When we invited him to grace the ASK ceremony, Orola, whom we knew from his days as a tourism attache in Tokyo in the early 1990s, skipped last Thursday's session at the House of Representatives and caught the 5 a.m. PAL flight. "I have to be here," he said.

Rep. Apolinario Lozada, whose district was home to nine of the slain soldiers, couldn't come because of pressing House activities, but he sent Brig. Gen. Raymundo Jarque (ret.) to represent him. The ailing Mayor Oscar Verdeflor was represented by his wife Barbara.

What are the other costs of war? As of the first week of June, the Mindanao fighting had affected 306 barangays in 11 provinces, displaced 200,000 people and caused an average of three deaths a day. The recent "Summit of Mindanao Leaders" said this has exacerbated the damage wrought by the recent drought and the financial crisis, which have adversely affected 500,000 families.

Summit participants expressed fear that the continued armed confrontation in Mindanao would further erode the agricultural sector, as the ground preparation for the next and larger harvest has already been delayed.

Business and investments have been set back, prompting Prof. Fermin Adriano to forecast that estimated growth rates for this year could be cut by some 1.7 to 2 percent .

A 50 percent reduction in play production in Central Mindanao and the ARMM translates into a deficit of 320,000 tons of milled rice.

Last year, the Philippines imported 1.2 million tons of rice and this year, even without the projected shortfall in Mindanao, we are importing at least 500,000 tons. At this point, however, no one can accurately factor in the full effects of the Mindanao war on the rice supply.

ARMM and Central Mindanao could also experience a drop in corn production which would further affect the poultry industry that is already reeling from the flood of cheap imports.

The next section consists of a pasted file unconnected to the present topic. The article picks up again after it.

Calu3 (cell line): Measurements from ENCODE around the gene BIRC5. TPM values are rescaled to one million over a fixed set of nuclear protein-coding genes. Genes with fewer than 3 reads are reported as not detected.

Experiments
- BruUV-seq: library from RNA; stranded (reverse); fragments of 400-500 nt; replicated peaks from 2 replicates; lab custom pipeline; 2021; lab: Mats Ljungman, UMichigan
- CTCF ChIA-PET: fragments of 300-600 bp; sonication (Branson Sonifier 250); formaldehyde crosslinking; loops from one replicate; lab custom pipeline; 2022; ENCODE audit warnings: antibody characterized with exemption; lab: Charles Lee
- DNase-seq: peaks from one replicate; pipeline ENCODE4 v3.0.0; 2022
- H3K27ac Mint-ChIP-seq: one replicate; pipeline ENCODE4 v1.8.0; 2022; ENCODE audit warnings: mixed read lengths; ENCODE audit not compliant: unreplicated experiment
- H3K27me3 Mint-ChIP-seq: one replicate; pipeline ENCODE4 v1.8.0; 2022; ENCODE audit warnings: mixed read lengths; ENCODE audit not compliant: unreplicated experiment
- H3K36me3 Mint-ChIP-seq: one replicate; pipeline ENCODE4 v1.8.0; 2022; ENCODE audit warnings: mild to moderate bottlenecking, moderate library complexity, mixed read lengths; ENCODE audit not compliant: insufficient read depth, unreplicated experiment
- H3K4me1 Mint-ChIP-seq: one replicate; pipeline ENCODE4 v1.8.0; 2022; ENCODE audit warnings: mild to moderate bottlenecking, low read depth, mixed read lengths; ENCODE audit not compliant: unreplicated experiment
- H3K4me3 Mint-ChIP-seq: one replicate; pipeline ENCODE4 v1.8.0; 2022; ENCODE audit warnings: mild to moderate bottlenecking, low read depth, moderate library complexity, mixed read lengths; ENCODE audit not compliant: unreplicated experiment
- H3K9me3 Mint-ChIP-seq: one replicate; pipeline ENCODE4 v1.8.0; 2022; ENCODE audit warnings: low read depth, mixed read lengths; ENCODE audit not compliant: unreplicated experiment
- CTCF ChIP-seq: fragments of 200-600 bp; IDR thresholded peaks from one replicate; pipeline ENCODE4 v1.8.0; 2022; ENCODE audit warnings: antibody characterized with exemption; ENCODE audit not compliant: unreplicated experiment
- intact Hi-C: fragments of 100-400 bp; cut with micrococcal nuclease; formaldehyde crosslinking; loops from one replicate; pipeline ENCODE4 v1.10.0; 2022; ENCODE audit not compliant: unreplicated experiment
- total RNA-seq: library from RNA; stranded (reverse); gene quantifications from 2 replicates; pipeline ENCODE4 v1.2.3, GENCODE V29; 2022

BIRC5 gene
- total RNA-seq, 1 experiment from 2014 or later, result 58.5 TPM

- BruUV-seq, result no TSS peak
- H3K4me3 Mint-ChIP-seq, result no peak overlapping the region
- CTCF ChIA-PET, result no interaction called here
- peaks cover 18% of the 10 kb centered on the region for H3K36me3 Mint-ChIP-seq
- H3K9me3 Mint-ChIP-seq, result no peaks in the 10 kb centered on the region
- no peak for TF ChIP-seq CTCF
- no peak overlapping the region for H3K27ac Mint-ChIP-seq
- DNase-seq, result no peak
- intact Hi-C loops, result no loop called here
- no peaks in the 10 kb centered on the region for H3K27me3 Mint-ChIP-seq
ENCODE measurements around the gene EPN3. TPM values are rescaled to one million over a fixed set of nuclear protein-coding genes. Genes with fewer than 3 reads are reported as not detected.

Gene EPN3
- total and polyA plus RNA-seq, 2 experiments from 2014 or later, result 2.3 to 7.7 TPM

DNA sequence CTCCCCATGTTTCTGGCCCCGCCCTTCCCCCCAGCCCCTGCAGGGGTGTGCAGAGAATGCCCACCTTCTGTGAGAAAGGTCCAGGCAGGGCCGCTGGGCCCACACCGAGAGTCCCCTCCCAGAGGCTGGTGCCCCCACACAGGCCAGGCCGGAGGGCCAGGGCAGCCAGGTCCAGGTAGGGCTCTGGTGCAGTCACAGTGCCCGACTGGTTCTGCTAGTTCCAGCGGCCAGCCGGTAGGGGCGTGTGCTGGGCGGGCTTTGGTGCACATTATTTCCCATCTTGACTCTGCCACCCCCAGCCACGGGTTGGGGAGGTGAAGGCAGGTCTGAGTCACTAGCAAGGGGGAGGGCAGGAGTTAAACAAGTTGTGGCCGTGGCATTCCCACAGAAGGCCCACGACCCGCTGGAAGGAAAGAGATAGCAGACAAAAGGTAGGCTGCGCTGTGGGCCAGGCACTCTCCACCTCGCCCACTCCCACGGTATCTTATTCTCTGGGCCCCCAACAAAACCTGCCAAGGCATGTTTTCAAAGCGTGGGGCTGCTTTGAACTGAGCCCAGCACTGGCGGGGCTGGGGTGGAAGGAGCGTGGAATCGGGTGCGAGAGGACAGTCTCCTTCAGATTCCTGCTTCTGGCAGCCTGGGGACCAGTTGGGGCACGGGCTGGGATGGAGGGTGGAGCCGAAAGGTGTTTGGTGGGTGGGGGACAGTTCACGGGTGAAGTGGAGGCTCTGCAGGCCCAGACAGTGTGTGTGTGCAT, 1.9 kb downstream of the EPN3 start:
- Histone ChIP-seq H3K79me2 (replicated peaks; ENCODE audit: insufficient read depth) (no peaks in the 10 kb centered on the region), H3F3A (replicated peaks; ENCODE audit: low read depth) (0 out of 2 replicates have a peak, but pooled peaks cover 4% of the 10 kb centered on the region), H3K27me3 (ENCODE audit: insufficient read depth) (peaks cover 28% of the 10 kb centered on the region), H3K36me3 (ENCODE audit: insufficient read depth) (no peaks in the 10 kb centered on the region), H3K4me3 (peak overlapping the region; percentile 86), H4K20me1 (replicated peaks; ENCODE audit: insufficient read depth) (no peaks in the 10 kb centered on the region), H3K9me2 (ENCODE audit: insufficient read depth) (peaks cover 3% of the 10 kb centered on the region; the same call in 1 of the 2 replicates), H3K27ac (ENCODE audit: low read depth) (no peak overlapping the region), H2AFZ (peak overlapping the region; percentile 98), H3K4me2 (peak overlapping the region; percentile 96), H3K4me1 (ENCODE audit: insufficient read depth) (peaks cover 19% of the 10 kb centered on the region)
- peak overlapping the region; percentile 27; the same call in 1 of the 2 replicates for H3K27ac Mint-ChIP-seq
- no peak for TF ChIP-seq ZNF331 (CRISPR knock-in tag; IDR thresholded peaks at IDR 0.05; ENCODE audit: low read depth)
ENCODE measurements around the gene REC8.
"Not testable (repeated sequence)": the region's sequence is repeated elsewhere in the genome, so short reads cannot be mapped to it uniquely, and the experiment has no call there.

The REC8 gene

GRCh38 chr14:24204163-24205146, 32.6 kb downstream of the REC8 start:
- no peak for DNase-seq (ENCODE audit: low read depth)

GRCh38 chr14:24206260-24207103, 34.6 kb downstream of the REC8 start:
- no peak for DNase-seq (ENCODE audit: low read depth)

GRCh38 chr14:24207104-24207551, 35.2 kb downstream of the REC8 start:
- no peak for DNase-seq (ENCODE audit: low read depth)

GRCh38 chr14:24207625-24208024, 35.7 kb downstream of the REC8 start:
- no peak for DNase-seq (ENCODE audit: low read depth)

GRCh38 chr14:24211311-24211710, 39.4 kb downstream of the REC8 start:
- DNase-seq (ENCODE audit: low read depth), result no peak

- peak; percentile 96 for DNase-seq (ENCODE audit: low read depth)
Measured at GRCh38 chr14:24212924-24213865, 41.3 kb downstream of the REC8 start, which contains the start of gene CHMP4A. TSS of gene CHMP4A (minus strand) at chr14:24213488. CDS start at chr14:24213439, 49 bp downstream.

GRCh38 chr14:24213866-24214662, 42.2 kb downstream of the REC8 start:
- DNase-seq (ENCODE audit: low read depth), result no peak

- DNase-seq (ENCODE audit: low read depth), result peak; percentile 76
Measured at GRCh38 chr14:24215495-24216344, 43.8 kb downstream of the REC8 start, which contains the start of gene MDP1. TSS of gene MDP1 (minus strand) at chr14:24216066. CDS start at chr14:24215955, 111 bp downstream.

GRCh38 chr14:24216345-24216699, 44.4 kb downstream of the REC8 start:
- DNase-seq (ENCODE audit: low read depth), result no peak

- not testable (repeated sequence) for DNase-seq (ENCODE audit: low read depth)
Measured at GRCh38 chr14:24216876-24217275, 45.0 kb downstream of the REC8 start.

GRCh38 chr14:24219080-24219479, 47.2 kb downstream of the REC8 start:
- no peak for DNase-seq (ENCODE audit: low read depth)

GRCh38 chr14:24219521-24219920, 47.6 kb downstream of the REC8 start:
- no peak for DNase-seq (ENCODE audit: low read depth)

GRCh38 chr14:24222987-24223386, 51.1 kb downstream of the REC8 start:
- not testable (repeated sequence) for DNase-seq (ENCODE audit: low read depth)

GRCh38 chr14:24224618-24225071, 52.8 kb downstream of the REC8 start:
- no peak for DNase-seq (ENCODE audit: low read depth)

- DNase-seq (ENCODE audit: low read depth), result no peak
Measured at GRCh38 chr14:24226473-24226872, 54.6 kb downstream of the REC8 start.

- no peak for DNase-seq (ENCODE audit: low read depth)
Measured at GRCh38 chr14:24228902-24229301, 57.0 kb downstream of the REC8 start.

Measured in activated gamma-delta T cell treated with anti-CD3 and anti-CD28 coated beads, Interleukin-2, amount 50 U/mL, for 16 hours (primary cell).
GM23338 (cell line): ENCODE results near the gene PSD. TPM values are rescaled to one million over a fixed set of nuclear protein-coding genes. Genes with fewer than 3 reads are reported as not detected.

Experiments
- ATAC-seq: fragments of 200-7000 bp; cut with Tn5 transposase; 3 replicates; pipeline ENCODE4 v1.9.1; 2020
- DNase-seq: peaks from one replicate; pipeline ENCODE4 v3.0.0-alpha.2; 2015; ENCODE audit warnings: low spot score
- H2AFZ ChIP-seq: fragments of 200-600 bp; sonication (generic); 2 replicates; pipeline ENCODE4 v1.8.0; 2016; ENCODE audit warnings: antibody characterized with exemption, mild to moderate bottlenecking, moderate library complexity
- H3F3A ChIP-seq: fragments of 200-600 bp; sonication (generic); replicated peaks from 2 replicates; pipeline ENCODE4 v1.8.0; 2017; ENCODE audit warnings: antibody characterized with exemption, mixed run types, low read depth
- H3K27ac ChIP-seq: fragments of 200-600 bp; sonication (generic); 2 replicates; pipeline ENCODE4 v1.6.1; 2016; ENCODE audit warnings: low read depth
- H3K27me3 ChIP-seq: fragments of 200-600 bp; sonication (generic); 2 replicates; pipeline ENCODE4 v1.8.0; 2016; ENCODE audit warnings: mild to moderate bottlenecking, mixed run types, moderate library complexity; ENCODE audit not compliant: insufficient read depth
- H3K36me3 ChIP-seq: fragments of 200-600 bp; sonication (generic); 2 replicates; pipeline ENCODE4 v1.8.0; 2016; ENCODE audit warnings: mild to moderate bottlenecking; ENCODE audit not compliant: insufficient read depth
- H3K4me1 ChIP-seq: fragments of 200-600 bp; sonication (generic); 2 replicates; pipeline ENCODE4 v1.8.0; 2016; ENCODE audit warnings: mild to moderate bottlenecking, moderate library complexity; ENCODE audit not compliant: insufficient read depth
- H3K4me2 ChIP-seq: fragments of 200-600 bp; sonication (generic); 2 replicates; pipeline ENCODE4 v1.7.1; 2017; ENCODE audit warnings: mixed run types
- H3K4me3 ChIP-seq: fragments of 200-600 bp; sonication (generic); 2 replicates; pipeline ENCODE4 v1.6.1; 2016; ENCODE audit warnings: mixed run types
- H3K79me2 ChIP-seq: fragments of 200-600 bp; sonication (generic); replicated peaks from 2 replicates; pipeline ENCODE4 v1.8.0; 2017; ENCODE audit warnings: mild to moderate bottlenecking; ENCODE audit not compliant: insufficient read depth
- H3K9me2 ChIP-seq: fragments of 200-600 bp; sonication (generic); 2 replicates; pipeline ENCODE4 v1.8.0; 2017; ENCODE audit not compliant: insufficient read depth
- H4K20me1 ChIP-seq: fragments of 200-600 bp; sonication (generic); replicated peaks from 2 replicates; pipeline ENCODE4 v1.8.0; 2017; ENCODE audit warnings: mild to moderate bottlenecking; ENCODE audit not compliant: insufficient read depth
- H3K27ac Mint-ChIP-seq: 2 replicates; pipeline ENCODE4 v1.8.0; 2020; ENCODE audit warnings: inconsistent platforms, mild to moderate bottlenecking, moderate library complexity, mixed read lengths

The Mindanao Summit pressed for immediate government action in terms of emergency agricultural packages, short-term intervention focusing on the second half of the year, the participation of Mindanao officials in the Cabinet Cluster E and "inspiring leadership with the correct vision" for the island.

Lawyer Jess Dureza, the last presidential assistant for Mindanao of the Ramos era, recently spoke before some 100 CEOs of multinational companies assembled in Makati by Peter Wallace of the Economic Intelligence Unit.

Dureza's thesis expectedly was that peace under former President Ramos proved to be a far better option than war under the Estrada administration. He said that from 1992 when Ramos assumed office, up to the second half of 1997, when the Asian region was hit by the financial crisis, Mindanao exhibited a steady growth rate. In fact, he said, the Mindanao-BIMP-EAGA growth rate was far higher than the rest of the Philippines, triggering the phenomenal growth of such boom areas as General Santos City, Davao City and Cagayan de Oro.

Dureza pointed out that the Mindanao economy experienced a downward trend only after 1997, and that the recovery from 1999 to the present has been slow. He stressed the need for an immediate resolution of the conflict.

It is now being asked whether or not the Ramos administration was justified in choosing to look the other way with regard to the MILF question, in its preoccupation with growth for Mindanao. Was the MILF allowed to grow in order not to disturb the "peace" that became the basis of that period's economic growth? (To be continued)

-- The Philippine Daily Inquiry/ANN Asian News Network